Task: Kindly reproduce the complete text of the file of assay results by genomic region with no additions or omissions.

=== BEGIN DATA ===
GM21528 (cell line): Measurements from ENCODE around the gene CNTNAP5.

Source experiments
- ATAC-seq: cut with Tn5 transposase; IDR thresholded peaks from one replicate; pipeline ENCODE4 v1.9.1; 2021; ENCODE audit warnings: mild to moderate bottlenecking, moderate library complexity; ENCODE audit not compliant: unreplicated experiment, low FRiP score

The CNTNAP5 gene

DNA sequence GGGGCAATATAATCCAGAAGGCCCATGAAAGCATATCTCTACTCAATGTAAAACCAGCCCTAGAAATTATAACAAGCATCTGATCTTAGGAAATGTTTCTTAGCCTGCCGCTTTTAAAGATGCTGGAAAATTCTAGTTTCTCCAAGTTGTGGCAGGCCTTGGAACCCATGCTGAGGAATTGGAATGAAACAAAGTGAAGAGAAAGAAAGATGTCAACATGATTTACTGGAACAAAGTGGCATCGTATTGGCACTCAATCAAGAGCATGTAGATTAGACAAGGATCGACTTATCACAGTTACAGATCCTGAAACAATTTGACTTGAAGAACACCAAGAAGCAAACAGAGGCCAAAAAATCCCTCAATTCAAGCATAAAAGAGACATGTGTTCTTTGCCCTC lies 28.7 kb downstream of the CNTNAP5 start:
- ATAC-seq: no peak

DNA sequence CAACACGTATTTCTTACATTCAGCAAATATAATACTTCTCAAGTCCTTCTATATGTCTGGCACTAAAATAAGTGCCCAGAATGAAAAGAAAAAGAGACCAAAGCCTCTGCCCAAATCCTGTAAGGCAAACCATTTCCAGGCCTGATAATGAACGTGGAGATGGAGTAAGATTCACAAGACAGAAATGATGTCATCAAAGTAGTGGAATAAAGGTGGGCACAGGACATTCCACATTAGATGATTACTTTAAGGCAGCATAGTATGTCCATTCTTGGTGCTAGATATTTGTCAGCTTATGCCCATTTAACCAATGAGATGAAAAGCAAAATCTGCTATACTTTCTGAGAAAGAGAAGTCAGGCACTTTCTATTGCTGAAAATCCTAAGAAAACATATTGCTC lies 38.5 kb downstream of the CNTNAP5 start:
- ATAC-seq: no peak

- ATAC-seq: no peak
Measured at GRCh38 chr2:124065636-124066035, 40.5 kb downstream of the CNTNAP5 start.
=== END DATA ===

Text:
GM21528 (cell line): Measurements from ENCODE around the gene CNTNAP5.

Source experiments
- ATAC-seq: cut with Tn5 transposase; IDR thresholded peaks from one replicate; pipeline ENCODE4 v1.9.1; 2021; ENCODE audit warnings: mild to moderate bottlenecking, moderate library complexity; ENCODE audit not compliant: unreplicated experiment, low FRiP score

The CNTNAP5 gene

DNA sequence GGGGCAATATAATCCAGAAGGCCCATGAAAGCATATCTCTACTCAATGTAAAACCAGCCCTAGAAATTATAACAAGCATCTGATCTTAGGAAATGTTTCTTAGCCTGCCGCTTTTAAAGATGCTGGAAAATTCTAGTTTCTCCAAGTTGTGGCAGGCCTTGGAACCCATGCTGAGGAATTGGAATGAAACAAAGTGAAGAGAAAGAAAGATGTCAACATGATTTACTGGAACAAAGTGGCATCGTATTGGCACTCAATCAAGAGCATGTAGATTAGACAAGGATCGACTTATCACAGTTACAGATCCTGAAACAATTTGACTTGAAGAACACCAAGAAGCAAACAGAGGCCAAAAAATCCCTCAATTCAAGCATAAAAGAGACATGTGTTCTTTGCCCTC lies 28.7 kb downstream of the CNTNAP5 start:
- ATAC-seq: no peak

DNA sequence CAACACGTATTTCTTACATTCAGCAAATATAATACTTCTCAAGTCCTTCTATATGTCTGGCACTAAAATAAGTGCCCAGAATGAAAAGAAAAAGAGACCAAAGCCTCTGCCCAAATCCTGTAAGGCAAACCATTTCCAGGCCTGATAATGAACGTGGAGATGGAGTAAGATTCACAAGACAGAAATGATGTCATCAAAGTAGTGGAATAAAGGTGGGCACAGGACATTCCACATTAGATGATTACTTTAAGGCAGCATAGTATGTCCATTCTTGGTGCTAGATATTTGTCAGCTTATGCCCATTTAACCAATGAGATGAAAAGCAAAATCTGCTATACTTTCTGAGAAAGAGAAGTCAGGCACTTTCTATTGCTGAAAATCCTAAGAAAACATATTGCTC lies 38.5 kb downstream of the CNTNAP5 start:
- ATAC-seq: no peak

- ATAC-seq: no peak
Measured at GRCh38 chr2:124065636-124066035, 40.5 kb downstream of the CNTNAP5 start.